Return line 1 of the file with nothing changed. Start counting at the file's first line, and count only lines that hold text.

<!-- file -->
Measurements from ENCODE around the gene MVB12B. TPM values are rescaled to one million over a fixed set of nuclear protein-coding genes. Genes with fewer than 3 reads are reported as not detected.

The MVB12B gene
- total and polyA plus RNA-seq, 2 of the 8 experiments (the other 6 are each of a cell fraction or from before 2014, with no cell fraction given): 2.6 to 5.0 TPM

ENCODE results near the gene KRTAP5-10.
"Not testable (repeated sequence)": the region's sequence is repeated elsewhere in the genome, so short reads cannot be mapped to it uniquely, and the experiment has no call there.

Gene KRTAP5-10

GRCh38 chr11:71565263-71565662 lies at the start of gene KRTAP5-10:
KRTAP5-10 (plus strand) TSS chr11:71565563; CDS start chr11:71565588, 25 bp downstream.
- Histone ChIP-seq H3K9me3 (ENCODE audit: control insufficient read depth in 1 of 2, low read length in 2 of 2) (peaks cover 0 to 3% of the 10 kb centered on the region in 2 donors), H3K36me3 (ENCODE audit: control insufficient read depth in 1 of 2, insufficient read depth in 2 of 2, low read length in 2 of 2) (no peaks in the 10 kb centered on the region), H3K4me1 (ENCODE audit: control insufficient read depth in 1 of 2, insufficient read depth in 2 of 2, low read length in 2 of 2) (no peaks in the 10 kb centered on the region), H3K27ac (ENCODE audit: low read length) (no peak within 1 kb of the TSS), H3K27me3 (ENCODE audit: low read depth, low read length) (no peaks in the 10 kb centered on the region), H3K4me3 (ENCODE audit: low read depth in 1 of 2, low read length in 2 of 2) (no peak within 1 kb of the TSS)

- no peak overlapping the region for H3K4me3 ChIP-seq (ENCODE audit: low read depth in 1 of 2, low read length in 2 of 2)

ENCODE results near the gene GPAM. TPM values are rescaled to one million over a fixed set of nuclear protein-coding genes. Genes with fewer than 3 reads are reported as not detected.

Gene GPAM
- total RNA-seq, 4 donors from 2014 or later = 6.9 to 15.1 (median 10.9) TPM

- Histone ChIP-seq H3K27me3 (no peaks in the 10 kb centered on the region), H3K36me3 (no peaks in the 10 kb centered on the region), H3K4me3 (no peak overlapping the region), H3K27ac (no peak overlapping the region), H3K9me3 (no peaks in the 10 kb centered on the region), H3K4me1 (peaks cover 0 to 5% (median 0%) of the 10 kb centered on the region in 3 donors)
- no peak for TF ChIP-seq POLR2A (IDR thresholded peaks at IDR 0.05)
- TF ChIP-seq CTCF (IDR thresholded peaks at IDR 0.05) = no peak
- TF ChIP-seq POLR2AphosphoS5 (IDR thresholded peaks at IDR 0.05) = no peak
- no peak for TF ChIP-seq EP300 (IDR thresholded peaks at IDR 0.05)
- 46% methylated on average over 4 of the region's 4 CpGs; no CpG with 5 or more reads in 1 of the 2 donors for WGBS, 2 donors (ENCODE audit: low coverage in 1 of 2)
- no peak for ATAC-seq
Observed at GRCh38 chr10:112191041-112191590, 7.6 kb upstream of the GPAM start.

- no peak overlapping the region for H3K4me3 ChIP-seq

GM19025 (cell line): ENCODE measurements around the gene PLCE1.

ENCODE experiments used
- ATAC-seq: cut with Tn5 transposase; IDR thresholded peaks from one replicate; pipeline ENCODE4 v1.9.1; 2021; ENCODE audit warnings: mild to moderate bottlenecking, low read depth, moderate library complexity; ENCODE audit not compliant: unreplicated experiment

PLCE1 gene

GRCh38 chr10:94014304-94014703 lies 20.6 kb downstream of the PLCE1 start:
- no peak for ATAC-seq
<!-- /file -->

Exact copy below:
Measurements from ENCODE around the gene MVB12B. TPM values are rescaled to one million over a fixed set of nuclear protein-coding genes. Genes with fewer than 3 reads are reported as not detected.